Jeff Veen has a good post describing his working method in approaching design and how it has a lot to do with the inspiration that occurs after stewing in lots of collected data:
This leads me to believe that doing research in web design — for me at least — has more to do with Method Acting than ethnography. Robert De Niro used this technique as he prepared for his roll as Travis Bickle in Taxi Driver, spending a month pulling late night shifts as a cab driver. He did this not to mimic those in the profession, but to be able to react on screen in a way that they would. Applied back to design: Rather than figure out how to design for your audience, design for yourself after becoming like your audience. At that point, I find, snap decisions become good decisions.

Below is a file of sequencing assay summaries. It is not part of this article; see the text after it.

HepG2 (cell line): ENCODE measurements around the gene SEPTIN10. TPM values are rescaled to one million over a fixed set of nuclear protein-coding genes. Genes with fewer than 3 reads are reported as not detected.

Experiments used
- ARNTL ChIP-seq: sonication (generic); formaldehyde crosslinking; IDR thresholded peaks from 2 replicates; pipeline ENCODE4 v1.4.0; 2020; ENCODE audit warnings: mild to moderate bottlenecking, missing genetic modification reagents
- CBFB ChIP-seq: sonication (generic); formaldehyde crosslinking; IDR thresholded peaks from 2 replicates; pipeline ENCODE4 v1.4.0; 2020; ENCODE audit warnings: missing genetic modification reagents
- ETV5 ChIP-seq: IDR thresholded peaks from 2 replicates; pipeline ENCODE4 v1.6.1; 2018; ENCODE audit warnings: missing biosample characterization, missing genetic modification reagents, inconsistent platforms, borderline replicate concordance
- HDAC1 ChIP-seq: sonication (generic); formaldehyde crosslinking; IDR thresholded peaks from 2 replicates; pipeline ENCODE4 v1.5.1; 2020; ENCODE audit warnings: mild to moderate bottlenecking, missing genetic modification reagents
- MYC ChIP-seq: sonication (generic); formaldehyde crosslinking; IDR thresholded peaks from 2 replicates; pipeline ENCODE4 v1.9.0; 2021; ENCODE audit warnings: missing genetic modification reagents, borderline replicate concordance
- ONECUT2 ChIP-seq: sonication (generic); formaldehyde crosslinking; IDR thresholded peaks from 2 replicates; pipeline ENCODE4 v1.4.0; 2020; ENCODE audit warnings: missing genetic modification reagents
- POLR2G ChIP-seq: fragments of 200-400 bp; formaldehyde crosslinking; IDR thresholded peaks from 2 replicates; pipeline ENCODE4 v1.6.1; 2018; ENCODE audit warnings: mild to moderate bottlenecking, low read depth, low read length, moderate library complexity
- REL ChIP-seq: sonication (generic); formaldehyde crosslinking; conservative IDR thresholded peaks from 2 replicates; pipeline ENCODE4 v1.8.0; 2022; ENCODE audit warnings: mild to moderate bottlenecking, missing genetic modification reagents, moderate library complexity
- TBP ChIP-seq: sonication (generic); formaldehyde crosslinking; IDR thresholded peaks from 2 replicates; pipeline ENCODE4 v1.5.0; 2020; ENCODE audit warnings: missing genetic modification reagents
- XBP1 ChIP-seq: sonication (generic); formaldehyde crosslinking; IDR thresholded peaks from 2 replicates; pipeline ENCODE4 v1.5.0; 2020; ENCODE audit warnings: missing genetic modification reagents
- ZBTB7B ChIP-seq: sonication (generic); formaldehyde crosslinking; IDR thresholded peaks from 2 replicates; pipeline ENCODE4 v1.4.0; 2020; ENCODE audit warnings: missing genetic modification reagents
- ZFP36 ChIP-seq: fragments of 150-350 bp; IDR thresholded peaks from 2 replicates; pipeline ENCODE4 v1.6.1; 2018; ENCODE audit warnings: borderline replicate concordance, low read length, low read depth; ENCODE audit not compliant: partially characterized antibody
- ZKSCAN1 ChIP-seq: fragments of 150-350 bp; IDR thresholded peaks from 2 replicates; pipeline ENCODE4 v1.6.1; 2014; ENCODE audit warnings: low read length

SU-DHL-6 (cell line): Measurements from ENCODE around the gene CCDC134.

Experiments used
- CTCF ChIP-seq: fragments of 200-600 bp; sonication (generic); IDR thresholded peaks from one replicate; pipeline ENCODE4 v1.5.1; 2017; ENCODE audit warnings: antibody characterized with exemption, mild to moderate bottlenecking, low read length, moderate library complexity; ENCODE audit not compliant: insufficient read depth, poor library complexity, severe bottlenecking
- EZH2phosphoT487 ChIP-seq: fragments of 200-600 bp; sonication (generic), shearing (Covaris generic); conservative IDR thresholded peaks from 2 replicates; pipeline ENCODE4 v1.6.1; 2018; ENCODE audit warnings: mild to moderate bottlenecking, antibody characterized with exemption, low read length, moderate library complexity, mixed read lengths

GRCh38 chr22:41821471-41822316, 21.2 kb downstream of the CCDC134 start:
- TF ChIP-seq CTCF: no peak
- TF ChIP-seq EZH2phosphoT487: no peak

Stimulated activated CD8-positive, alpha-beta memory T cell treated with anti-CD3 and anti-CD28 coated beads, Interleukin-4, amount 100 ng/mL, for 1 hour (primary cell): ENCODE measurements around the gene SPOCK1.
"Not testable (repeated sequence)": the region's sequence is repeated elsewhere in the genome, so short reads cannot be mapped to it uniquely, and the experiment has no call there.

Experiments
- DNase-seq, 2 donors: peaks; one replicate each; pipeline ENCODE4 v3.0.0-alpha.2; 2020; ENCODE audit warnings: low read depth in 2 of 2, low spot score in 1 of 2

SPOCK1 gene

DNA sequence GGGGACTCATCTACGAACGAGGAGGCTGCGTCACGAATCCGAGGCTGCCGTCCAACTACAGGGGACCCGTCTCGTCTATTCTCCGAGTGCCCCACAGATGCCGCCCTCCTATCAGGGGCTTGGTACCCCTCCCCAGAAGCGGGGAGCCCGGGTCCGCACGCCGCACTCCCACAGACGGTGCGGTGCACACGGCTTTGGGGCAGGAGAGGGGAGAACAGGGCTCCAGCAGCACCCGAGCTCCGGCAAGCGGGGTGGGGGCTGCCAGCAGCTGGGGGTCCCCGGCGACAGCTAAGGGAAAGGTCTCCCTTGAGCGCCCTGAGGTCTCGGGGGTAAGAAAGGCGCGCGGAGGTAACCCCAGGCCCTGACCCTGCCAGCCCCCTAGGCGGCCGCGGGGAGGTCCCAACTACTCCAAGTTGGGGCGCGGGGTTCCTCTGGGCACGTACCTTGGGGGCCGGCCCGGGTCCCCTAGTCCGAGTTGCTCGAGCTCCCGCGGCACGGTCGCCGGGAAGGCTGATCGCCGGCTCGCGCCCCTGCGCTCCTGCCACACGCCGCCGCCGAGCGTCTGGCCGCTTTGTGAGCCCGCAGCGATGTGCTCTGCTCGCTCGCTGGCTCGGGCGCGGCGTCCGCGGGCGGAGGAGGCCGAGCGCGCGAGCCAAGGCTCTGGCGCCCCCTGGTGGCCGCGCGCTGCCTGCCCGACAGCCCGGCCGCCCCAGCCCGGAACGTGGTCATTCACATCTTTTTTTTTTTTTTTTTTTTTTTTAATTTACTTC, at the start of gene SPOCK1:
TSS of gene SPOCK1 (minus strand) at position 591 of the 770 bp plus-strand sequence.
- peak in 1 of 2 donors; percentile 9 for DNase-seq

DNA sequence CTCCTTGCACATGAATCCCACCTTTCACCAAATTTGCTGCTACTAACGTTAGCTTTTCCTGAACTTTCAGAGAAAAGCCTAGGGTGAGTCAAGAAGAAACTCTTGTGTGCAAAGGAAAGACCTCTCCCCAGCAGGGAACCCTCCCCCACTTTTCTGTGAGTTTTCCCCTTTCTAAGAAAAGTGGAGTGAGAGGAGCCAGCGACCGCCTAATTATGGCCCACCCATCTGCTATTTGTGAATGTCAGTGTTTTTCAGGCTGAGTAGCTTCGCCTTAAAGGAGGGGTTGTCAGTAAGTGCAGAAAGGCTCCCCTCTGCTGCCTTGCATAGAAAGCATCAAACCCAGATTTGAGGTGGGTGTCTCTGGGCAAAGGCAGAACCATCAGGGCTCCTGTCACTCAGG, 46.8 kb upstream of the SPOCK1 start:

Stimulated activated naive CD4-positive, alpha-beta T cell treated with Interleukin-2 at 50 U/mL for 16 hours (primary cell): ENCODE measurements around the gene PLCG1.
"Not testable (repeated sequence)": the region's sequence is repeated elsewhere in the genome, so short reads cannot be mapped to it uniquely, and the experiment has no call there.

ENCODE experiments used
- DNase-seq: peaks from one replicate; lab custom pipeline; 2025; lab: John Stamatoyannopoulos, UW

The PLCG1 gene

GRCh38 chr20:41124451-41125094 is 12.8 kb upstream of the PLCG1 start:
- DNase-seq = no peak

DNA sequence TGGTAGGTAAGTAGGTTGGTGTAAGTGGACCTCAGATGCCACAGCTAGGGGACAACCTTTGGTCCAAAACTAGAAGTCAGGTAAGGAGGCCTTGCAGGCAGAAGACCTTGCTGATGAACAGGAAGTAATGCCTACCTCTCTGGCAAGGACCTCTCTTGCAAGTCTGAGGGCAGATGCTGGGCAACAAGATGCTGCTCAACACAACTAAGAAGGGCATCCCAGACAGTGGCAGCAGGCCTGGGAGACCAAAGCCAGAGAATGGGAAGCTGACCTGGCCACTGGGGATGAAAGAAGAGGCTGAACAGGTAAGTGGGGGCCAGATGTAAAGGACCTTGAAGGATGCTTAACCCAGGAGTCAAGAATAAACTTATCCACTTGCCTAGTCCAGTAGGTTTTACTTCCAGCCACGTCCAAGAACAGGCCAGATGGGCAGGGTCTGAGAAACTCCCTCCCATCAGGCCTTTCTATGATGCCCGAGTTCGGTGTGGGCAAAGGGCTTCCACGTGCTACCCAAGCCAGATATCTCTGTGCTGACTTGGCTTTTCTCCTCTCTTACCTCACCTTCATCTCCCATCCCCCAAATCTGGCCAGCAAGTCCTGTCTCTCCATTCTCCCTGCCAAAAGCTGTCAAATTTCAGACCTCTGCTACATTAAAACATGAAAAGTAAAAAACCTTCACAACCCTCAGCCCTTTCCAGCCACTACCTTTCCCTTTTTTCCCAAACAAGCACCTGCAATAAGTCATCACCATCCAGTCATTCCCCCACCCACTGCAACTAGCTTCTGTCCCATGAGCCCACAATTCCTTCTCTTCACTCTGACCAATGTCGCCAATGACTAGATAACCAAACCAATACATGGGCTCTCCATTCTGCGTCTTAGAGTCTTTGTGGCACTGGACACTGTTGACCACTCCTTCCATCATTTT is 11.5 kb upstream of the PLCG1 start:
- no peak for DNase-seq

The piece is a summary/continuation of his How to Inform Design talk at SXSW, which struck a nerve with me when I heard it because I’d always felt a little strange (insecure is probably a better word) working in exactly the way Jeff describes. Everyone else, with their mountains of data, carefully crafted use case scenarios, iron-clad five step design processes, personas, and strategic analysis made my off-the-cuff process feel a little inadequate. Several years ago, I figured out that a significant part of a designer’s job was to (somehow) come up with the correct solution for a given problem and then sell that decision to the client. For me, like Jeff, the solution would usually arrive fairly late in the game after I’d been soaking in the problem for 90% of the available time. But like he says, you can’t sell client services with that approach, which is why you need to sell all the fancy sounding stuff and just get it done right however you can.